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Jerusalem
 the Eternal Capital of the Jewish People

The Jews have only Jerusalem, and only the Jews have made it their capital.
That is why it has so much deeper a meaning for them (the Jews) than for anybody else.
Jerusalem throughout its long and turbulent history, Jerusalem, more than any other city, has evoked the emotions, aspirations, yearnings and religious fervor of civilized Jewish mankind. Yet this homage of the world cannot overshadow the consuming and single-minded passion of one particular attachment: that of the Jewish people. For that people, as no other, Jerusalem is not just its one and only religious centre and source of spiritual life; from time immemorial it has been and, still is, the very heart and core of the people – the tangible embodiment of its nationhood, the lodestar in its wanderings, the theme of its prayers each day, the fulfillment of its dreams for the Return unto Zion and indeed the cornerstone of its continuity.
Many thousand of years ago, it was in 
Jerusalem that the priests would offer up daily sacrifices in the Temple on Mount Moriah. It was there in the Temple that the Sanhedrin, the great court of 71 Jewish sages, would sit in judgment. And three times a year on the harvest holy-days of Passover, Pentecost and Tabernacles, the entire Jewish nation would make a pilgrimage to Jerusalem. It is in the direction of Jerusalem that Jews face when they pray three times daily.
The Jewish prayers themselves contain numerous references to
Jerusalem and Zion. In the Amidah, the Silent Devotion, God is praised as the Builder of Jerusalem. In many other places the prayers echo the messianic belief that God will restore the Jewish people to His holy city. On Passover and the Day of Atonement Jews conclude services with the fervent hope: “Next year may we be inJerusalem!”
The Jewish connection to 
Jerusalem harks back to Biblical times. Jacob, encountering the site where the Temple would stand centuries later said: “How awe-inspiring is this place! It is the House of God! It is the gate to heaven!” (Gen. 28:17). Jerusalem was “the site that the Lord your God will choose from among all your tribes, as a place established in His name. It is there that you shall go to seek His presence” (Deut. 12:3).



Jerusalem began to fulfill the function of a spiritual and national capital when King David conquered the city in the 10th century BCE.

King David made it his seat of judgment and brought the Ark of the Covenant to rest there. It was also David who conceived the idea of building a permanent house of God, a 
Temple, a plan eventually fulfilled by his son Solomon. DESTRUCTION & REBIRTH The story of the Jewish people and Jerusalem has been one of exile, destruction and rebirth.
Jerusalem in its 3000 years of history the city was destroyed 17 times and 18 times reborn.
There always remained a Jewish presence in the city of 
Jerusalem, and the Jewish people as a whole always dreamt of returning en mass to Jerusalem and rebuilding their city.
When the Babylonians destroyed the city in 586 BCE, the Jewish exiles pledged that they would never forget their beloved 
Jerusalem: “By the rivers of Babylon, there we sat down, and we wept, when we remembered Zion. Upon the willows in its midst we hanged up our harps. For there they that led us captive asked of us words of song, and our tormentors asked of us in mirth: ‘Sing us one of the songs ofZion.’ How shall we sing the Lord’s song in a foreign land? If I forget thee, O Jerusalem, let my right hand wither. Let my tongue cleave to the roof of my mouth, if I remember thee not; if I set not Jerusalemabove my chiefest joy” (Psalms 137:1-6).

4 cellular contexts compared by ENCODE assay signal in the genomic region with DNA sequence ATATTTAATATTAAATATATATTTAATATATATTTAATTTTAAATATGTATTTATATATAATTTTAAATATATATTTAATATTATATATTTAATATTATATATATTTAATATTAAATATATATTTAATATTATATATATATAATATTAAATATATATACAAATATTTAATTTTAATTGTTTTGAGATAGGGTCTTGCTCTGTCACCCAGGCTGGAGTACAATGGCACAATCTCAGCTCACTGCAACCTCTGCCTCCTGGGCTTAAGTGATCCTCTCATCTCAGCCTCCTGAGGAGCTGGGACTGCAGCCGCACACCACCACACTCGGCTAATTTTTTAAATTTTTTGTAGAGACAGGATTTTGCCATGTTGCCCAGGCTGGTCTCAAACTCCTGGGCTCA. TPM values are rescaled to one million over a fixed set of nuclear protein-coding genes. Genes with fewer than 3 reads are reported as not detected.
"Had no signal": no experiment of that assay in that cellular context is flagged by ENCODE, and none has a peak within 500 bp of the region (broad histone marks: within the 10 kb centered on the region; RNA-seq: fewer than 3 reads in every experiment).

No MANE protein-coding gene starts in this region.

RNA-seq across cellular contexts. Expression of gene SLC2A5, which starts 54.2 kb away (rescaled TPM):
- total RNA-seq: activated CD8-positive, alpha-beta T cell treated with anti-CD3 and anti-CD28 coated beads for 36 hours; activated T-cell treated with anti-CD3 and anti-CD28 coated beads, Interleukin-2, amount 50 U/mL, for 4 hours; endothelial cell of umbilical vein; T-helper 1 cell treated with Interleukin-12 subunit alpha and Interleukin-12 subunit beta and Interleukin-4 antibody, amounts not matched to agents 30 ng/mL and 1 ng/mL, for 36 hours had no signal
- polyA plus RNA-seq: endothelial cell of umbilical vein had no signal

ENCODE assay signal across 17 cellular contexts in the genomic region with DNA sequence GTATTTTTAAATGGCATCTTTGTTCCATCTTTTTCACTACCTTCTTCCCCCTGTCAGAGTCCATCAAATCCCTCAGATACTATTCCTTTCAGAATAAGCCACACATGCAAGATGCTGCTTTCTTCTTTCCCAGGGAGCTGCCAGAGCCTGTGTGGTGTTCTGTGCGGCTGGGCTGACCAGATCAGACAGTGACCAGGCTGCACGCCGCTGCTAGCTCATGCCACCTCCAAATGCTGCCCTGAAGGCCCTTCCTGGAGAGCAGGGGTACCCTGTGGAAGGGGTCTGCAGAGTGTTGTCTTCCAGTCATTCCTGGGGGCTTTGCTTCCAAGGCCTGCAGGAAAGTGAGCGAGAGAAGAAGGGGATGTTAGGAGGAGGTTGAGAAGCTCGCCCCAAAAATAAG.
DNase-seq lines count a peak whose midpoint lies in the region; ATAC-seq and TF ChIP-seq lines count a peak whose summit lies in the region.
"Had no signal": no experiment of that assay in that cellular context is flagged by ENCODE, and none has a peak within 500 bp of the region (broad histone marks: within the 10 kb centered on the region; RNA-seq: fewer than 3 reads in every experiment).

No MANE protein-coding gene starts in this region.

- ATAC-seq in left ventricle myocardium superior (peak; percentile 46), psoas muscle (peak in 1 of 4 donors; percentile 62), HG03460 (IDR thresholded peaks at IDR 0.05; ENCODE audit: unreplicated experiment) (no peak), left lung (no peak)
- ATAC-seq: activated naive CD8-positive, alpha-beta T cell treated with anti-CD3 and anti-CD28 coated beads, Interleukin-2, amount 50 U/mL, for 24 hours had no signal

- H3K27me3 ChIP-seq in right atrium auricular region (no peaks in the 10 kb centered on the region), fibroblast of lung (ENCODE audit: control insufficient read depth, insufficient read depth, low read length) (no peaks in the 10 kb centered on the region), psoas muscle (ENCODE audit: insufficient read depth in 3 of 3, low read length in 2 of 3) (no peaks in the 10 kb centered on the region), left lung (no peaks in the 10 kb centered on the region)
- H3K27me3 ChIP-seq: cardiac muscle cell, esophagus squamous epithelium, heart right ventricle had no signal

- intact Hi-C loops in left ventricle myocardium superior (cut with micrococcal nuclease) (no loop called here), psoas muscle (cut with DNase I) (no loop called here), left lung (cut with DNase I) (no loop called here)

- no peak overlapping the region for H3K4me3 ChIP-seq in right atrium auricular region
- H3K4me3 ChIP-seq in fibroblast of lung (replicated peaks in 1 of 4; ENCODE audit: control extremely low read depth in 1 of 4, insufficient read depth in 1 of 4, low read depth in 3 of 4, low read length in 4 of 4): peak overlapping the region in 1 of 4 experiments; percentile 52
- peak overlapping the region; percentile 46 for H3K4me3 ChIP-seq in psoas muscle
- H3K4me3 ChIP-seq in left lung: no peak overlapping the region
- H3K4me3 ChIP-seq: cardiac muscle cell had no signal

The Jewish exiles did not forget their beloved city of 
Jerusalem. They were to return there and rebuild the Temple under the guidance of Ezra and Nehemiah. When the Seleucids took control over the Land of Israel and placed Greek idols in the Temple, the Jewish Maccabees revolted. They succeeded in recapturingJerusalem and re-dedicating the Temple in 165 BCE.
The Romans destroyed the 
Temple in 70 CE. When the Emperor Hadrian began planning to replace it with a shrine to Jupiter, a Jewish revolt known as the Bar Kochba Rebellion broke out.
For the last 2000 years, on the 9th day of the Hebrew month of Av, Jews everywhere have commemorated the destruction of their city and 
Temple with a 25-hour fast. They sit on low stools in their synagogues and recite Jeremiah’s Lamentations. They recite elegies for the city which is “scorned without her glory”.
During the periods of exile Jews throughout the world would be linked as they prayed together in their Hebrew tongue all facing in the same direction, maintaining their affinity with their eternal
Jerusalem. Today Jerusalem flourishes once again as the heart and soul of Judaism. It boasts a full range of rebuilt and new synagogues, Talmudic academies and institutes of Jewish research. It is home to the Chief Rabbinate of Israel which administers the life cycle events of the nation’s Jewish citizens. All varieties of Judaism are represented there. Nowhere else is the spiritual element of the Jewish people so visible as in this “place that the Lord has chosen”.
Jerusalem the Jewish NATIONAL CAPITAL for eternity; Jerusalemwas never the capital city of any of its conquerors.


The Jewish claim to Jerusalem is rooted in more than 3,000 years of history. Jerusalem has been at the center of Jewish consciousness for over 3,000 years, even before King David made it the capital of his kingdom in 1004 BCE. Abraham's binding of Isaac and the dream of Jacob's ladder took place in Jerusalem, according to the Bible. No other city has played such a prominent role in the history, culture, and religion of a people, as has Jerusalem for the Jews.

* Throughout the Jewish Diaspora, Jerusalem has always remained foremost in the thoughts of the Jewish people as they turn to Jerusalem three times a day in prayer. No wedding or other celebration is without references to the Jewish people for their ancient capital. Jerusalem is mentioned in everyday prayers and on holidays and festivals. At the end of the Passover Seder and the Yom Kippur Services, Jews proclaim, "Next Year in Jerusalem."